Multiple Choice Questions

Got to say there have been times I wished multiple choice questions did not exist, but alas they are a part of educational life. As such, I believe no chemistry class or really any class is complete without some intentional multiple choice teaching and practice questions. Yes, yes, I know – more teaching to the test. Sadly, a little bit of this is required. If it you makes you feel any better, students need these skills to pass college tests as well as high school tests. I recommend you think of multiple choice questions as higher level thinking opportunities that can help prep your students not only for the present but also for the future (college).

I am sure you have heard many tips on teaching your students how to be good test takers. I have two ideas to add that I believe will help prepare your students.


Most students look at multiple choice questions and freak out or shut down because of the words. Students often feel that the questions are confusing, too wordy, or contain unknown vocabulary. Students may know the material but can not decipher the wording of the question to determine an answer. My recommendation is to teach students the underline-circle method. Students underline the given information, and circle what the question asks them to find. All questions…that is to say all chemistry questions…will always provide students with information! I recommend students UNDERLINE the facts they are GIVEN. For example, in the question – “How many moles are in 3.2 grams of NaCl?” – students would underline 3.2 grams of NaCl. This is the information that is given. Students then want to CIRCLE the information that is REQUESTED. In our example question, students would circle the word mole. This is a rather simple question, but this method will help students parse through those wordy questions.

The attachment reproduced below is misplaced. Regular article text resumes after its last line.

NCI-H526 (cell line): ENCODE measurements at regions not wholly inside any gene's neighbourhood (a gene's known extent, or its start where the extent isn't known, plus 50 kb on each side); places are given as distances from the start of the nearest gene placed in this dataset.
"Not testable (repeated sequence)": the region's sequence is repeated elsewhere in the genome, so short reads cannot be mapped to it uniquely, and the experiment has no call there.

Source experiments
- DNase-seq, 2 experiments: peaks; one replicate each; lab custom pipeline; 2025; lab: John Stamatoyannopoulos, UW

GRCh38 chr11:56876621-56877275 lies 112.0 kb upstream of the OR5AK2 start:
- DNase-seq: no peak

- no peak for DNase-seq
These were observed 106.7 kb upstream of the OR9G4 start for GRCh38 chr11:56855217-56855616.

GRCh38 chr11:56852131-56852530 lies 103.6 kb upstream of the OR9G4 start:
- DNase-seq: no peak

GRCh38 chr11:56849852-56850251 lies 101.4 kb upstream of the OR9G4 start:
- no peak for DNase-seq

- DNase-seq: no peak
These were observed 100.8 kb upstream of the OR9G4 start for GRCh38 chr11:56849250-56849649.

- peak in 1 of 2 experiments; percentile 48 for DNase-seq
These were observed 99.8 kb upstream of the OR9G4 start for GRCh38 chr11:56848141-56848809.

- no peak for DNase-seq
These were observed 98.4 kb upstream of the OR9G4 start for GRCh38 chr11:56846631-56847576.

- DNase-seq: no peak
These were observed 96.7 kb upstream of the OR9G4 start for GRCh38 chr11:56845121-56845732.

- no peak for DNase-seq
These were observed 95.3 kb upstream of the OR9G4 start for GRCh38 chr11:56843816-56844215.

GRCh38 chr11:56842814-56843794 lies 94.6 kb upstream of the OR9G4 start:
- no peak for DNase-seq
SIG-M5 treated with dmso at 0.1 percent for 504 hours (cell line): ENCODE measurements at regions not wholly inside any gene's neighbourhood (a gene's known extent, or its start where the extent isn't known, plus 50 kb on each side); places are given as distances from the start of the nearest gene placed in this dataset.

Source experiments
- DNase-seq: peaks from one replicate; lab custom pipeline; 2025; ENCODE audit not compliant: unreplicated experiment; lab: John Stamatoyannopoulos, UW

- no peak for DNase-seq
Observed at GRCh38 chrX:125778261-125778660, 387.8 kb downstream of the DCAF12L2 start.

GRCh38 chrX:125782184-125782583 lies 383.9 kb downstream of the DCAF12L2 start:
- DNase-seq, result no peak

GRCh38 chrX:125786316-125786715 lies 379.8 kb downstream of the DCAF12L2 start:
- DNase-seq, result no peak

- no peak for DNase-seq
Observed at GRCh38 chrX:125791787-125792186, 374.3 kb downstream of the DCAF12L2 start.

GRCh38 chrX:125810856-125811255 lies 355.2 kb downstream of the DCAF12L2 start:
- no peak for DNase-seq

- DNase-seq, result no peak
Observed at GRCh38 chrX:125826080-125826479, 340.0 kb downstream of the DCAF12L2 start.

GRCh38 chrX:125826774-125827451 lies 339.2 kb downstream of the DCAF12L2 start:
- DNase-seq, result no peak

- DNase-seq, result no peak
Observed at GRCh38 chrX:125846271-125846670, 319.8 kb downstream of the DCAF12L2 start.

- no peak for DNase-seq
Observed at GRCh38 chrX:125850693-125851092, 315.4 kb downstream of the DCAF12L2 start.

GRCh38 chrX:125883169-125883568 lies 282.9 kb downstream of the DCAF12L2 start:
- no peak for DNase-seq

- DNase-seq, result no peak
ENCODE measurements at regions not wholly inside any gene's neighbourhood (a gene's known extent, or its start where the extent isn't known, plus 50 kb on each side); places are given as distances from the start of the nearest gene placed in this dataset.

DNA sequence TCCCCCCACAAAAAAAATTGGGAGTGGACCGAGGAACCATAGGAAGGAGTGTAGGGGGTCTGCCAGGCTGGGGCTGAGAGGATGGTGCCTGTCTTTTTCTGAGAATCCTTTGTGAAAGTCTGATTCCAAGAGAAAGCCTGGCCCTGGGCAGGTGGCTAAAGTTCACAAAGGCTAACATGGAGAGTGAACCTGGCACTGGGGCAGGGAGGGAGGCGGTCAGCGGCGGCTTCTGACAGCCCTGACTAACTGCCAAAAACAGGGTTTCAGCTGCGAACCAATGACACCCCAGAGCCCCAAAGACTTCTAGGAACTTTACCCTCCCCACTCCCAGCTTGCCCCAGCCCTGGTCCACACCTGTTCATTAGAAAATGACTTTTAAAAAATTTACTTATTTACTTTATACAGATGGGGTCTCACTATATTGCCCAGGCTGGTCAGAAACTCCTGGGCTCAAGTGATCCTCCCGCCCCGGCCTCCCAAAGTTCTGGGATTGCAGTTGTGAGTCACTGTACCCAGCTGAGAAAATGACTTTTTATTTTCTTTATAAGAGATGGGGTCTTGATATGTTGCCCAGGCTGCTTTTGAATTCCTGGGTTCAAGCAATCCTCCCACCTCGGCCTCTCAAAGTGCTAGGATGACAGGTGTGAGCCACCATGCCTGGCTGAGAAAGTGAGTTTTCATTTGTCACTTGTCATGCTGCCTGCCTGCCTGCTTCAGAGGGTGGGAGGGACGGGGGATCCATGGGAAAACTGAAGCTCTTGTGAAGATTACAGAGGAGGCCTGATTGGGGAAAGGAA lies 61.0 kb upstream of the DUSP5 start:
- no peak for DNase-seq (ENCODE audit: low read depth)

Back in the day (which really wasn’t that long ago), when Texas had the End of Course exam for chemistry, this method really helped my students. I even had a student come back and tell me they were using this method in another class!.

Multiple Choice Questions for CLASSWORK/HW!

We would never dream of having our students calculate molar mass for the first time on a test. Instead, we will teach and have students practice this through worksheets and maybe even apply the knowledge in lab. Moral of the story? We should apply the same methodology to teaching multiple choice questions. We should teach and demonstrate the underline-circle method and how to process through higher level thinking skills with various questions. Then, we should assign multiple choice questions as daily work.

* Personally, my favorite way to assign multiple choice questions is through blackboard! I assign

the multiple choice questions and and allow students to redo the assignment up to three times

in blackboard (if desired/needed). This way there is less pressure and more opportunities to

practice and do well on the assignment.

* Another great way to incorporate multiple choice questions is through Kahoot! This fun

technology based game will keep students engaged!

* Warm-ups are another great way to practice multiple choice questions! When prepping students

for the chemistry EOC, my class did about 4-5 multiple choice questions as a warm-up every day

for multiple weeks.

Regardless of the method, find a way to incorporate some multiple choice questions into some of the daily life of your classrooms. Then when test time comes, your students will be prepared.

Happy Teaching :)

- Founder of Chemistry with Confidence

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